Carelessness and dishonesty are dangerous for Notaries. Negligence can lead to a document being a rejected or a business transaction’s invalidation — or worse. Here are 4 examples of negligence and misconduct that can cost you your Notary commission — temporarily or even permanently.
1. Notarizing Without The Signer Personally Appearing
Personal appearance by the signer is a crucial part of notarizing. All states require the signer to appear before the Notary at the time of the notarization. This is true even in states that have authorized remote online notarizations. In those states, the personal appearance requirement has been redefined.
In any case, failing to require a signer to appear before you means that you have no way of knowing who actually signed the document in question, or if they did so willingly. Not only can this cost you your Notary commission, failing to require personal appearance is one of the most common reasons Notaries are sued for negligence.
2. Failing To Properly Verify The Signer’s Identity
Failing to properly identify a signer is another easy way to lose your commission. If you don’t personally know the signer, you need to ask for ID that meets the requirements of your state’s Notary laws. Most states allow Notaries to use 1 of 3 methods for checking identity — through identification cards, personal knowledge or credible identifying witnesses. California Notaries, however, are not permitted to use personal knowledge to identify signers during notarizations.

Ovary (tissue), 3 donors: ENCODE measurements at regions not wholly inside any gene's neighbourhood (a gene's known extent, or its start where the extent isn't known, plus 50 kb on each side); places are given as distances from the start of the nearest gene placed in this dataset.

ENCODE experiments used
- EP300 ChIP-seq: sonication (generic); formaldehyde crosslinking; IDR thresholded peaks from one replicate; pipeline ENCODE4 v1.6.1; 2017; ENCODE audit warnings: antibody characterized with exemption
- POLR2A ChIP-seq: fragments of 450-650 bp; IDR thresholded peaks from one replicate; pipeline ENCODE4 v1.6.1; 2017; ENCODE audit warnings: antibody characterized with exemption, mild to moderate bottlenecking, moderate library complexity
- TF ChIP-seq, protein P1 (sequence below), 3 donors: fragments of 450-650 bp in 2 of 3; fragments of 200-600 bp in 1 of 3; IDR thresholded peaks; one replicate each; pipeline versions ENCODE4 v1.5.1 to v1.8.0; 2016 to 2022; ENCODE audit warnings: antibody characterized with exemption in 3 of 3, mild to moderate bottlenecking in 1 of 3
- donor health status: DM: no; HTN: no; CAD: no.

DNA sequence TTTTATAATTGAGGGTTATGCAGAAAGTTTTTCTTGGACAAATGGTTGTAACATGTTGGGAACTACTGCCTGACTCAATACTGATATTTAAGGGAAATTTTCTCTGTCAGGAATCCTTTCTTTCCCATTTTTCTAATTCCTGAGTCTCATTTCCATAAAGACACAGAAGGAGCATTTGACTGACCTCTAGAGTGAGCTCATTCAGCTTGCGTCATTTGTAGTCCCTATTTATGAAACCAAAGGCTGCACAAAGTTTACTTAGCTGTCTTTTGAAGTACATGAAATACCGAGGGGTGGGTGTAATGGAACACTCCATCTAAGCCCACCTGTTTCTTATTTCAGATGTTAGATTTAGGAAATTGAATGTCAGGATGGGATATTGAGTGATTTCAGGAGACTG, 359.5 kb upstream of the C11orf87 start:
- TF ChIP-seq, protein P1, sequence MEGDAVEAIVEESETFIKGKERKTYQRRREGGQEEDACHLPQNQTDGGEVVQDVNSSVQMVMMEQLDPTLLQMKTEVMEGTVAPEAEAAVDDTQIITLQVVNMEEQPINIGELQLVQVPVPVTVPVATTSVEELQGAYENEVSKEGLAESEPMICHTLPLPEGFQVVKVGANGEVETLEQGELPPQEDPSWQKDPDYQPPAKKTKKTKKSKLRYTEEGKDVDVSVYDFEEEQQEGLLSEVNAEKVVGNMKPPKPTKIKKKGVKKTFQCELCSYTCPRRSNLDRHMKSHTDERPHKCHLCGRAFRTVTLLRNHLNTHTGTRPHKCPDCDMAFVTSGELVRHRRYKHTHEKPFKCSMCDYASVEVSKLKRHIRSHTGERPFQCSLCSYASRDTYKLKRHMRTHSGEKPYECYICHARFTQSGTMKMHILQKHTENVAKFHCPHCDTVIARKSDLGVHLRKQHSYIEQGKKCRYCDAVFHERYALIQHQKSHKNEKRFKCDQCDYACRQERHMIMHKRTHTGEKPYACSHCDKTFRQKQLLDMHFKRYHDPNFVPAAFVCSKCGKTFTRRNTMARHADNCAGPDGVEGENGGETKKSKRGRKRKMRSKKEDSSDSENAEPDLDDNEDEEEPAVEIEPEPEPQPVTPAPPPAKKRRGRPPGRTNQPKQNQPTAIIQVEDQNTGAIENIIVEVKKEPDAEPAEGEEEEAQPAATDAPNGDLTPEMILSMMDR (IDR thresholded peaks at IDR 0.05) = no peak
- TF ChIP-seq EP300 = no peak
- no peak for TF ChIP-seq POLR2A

Notaries are sometimes asked to overlook ID requirements — a signer may claim to have forgotten or lost their ID, or a boss may ask you not to ask for ID to avoid inconveniencing a signer who is an important client. But if you don’t identify the signer, you’re leaving the door open to document fraud — and there are likely to be serious consequences if it turns out the signer was an imposter.
3. Falsifying Information In A Notary Certificate
Never, ever agree to enter false or incorrect information when completing a Notary certificate. It may seem harmless on the surface, but if you intentionally record false information — such as backdating when the notarization took place — you are making a fraudulent statement and may be subject to any civil or criminal penalties under your state’s laws.
4. Giving Improper Legal Advice To A Customer
Notaries are strictly prohibited by law from giving unauthorized legal advice. If you’re not a qualified attorney, you are not allowed to answer signer questions about the legal effect of their documents. Nor may you give signers advice or answer questions about legal matters, and you cannot choose what type of notarization is needed. Answering questions from signers such as “What does this section of the document mean?” or “Is this document legal in a court of law?” when you aren’t qualified to do so are easy ways to get yourself into serious trouble, including your commission potentially being suspended or revoked.
David Thun is an Associate Editor at the National Notary Association.